Pramac rider Miller has been using the holeshot device – which lowers the bike to improve acceleration off the start – since last year’s Japanese GP, with the rest of the works Desmosedicis adopting it this year.

The bike’s ride height returns to normal when braking for the first turn, but the short run to the first corner, Copse, at and Miller’s third-place starting position meant he “barely” touched the brake.

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Miller admits he had “doubts” about using the device at , and says it was “quite scary” heading into Maggotts and Becketts with his Ducati sitting like “an Orange County Chopper”.

Asked by if he’d ever had the problem before, he said: “No, because generally at places like this [with a short run to Turn 1] I don’t use it.

“I thought we could get enough [weight] transfer on the brakes, but I had doubts about it. We weren’t able to get it to transfer over.

“It was quite scare heading down into Turn 3 [Maggotts] riding an Orange County Chopper, trying to get it to transfer over, grabbing big handfuls of brake the whole time.

“I just had to basically do a stoppie and try to get it to pop up in a strange place. Eventually it popped up, but it was one of them things.”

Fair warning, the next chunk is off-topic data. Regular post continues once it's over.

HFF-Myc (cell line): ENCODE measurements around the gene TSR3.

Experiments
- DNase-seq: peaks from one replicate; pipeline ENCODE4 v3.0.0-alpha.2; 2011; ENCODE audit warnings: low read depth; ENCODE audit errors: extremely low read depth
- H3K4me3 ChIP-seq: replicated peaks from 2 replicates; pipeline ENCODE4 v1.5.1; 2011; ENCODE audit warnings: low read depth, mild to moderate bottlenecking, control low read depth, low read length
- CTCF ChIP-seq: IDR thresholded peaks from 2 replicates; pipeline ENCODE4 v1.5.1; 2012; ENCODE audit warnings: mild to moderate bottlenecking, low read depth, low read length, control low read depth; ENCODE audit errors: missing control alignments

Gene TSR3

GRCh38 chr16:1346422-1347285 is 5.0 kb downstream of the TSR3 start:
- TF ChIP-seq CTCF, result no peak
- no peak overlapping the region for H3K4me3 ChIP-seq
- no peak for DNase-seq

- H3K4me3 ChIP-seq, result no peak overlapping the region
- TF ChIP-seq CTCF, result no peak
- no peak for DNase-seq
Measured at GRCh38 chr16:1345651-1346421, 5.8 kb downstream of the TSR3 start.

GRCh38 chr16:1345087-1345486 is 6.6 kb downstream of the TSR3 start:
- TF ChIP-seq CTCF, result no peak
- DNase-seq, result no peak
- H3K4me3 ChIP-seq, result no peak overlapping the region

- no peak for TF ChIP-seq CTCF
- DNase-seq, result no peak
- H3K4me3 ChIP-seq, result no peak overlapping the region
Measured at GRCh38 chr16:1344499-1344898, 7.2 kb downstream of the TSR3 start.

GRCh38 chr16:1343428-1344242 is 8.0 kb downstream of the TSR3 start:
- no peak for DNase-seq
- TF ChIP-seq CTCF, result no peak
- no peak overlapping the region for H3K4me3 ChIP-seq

He added: “In places like Phillip Island, we can’t use it. I think if we were a bit further back on the gird here [at ] you could use it no dramas. [Andrea] Dovizioso was able to get transfer no problem, but being so close to the corner you barely touch the brake.

“I was trying to grab extra brake, but being in the front of the group you don’t really want to be checking [up] 20-odd bikes behind you.”

Miller finished the race eighth having battled a rear tyre issue, with sixth-placed Cal Crutchlow and fourth-placed Valentino Rossi also suffering from a tyre problems.

Jack Miller, Pramac Racing

Jack Miller, Pramac Racing

Photo by: Gold and Goose / LAT Images


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